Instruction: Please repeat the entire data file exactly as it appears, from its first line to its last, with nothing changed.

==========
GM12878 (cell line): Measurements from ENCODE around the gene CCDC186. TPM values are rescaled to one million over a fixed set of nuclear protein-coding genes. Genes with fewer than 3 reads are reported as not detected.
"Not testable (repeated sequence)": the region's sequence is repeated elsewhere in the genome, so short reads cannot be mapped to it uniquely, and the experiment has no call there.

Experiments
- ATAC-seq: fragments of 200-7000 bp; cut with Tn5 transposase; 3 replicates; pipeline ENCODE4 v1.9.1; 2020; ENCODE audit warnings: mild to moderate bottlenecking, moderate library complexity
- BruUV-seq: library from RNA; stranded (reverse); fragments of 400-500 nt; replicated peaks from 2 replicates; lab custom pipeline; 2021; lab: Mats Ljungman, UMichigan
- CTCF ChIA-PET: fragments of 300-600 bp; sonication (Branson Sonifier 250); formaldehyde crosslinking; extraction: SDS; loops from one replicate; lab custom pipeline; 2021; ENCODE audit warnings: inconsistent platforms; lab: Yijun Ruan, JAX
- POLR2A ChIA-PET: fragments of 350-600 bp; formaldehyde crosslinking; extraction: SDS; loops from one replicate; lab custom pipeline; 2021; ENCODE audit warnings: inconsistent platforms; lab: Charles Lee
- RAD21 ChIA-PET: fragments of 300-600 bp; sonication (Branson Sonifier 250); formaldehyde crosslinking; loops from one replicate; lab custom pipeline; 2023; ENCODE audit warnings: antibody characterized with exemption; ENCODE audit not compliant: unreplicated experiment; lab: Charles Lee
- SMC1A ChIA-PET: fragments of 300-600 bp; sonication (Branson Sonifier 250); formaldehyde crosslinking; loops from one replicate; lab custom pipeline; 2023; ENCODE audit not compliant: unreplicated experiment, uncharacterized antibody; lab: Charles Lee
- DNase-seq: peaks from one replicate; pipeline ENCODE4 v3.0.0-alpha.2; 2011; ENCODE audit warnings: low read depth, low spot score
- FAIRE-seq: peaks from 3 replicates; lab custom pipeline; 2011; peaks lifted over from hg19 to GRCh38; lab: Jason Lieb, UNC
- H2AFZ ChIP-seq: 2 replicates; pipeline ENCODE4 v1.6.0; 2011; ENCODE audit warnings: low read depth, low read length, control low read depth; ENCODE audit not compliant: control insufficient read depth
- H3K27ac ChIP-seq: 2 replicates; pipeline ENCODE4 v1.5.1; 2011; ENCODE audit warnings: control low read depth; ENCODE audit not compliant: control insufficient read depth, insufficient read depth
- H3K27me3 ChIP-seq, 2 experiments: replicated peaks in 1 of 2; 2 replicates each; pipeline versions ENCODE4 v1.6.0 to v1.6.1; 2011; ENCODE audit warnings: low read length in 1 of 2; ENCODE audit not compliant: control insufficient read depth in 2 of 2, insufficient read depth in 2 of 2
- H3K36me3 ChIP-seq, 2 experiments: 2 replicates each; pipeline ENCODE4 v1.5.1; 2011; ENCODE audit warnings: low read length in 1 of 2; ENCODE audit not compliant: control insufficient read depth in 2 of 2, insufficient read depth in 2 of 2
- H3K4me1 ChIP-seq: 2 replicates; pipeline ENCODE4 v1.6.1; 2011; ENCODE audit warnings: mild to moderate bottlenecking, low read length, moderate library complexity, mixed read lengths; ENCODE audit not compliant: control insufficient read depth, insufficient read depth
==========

GM12878 (cell line): Measurements from ENCODE around the gene CCDC186. TPM values are rescaled to one million over a fixed set of nuclear protein-coding genes. Genes with fewer than 3 reads are reported as not detected.
"Not testable (repeated sequence)": the region's sequence is repeated elsewhere in the genome, so short reads cannot be mapped to it uniquely, and the experiment has no call there.

Experiments
- ATAC-seq: fragments of 200-7000 bp; cut with Tn5 transposase; 3 replicates; pipeline ENCODE4 v1.9.1; 2020; ENCODE audit warnings: mild to moderate bottlenecking, moderate library complexity
- BruUV-seq: library from RNA; stranded (reverse); fragments of 400-500 nt; replicated peaks from 2 replicates; lab custom pipeline; 2021; lab: Mats Ljungman, UMichigan
- CTCF ChIA-PET: fragments of 300-600 bp; sonication (Branson Sonifier 250); formaldehyde crosslinking; extraction: SDS; loops from one replicate; lab custom pipeline; 2021; ENCODE audit warnings: inconsistent platforms; lab: Yijun Ruan, JAX
- POLR2A ChIA-PET: fragments of 350-600 bp; formaldehyde crosslinking; extraction: SDS; loops from one replicate; lab custom pipeline; 2021; ENCODE audit warnings: inconsistent platforms; lab: Charles Lee
- RAD21 ChIA-PET: fragments of 300-600 bp; sonication (Branson Sonifier 250); formaldehyde crosslinking; loops from one replicate; lab custom pipeline; 2023; ENCODE audit warnings: antibody characterized with exemption; ENCODE audit not compliant: unreplicated experiment; lab: Charles Lee
- SMC1A ChIA-PET: fragments of 300-600 bp; sonication (Branson Sonifier 250); formaldehyde crosslinking; loops from one replicate; lab custom pipeline; 2023; ENCODE audit not compliant: unreplicated experiment, uncharacterized antibody; lab: Charles Lee
- DNase-seq: peaks from one replicate; pipeline ENCODE4 v3.0.0-alpha.2; 2011; ENCODE audit warnings: low read depth, low spot score
- FAIRE-seq: peaks from 3 replicates; lab custom pipeline; 2011; peaks lifted over from hg19 to GRCh38; lab: Jason Lieb, UNC
- H2AFZ ChIP-seq: 2 replicates; pipeline ENCODE4 v1.6.0; 2011; ENCODE audit warnings: low read depth, low read length, control low read depth; ENCODE audit not compliant: control insufficient read depth
- H3K27ac ChIP-seq: 2 replicates; pipeline ENCODE4 v1.5.1; 2011; ENCODE audit warnings: control low read depth; ENCODE audit not compliant: control insufficient read depth, insufficient read depth
- H3K27me3 ChIP-seq, 2 experiments: replicated peaks in 1 of 2; 2 replicates each; pipeline versions ENCODE4 v1.6.0 to v1.6.1; 2011; ENCODE audit warnings: low read length in 1 of 2; ENCODE audit not compliant: control insufficient read depth in 2 of 2, insufficient read depth in 2 of 2
- H3K36me3 ChIP-seq, 2 experiments: 2 replicates each; pipeline ENCODE4 v1.5.1; 2011; ENCODE audit warnings: low read length in 1 of 2; ENCODE audit not compliant: control insufficient read depth in 2 of 2, insufficient read depth in 2 of 2
- H3K4me1 ChIP-seq: 2 replicates; pipeline ENCODE4 v1.6.1; 2011; ENCODE audit warnings: mild to moderate bottlenecking, low read length, moderate library complexity, mixed read lengths; ENCODE audit not compliant: control insufficient read depth, insufficient read depth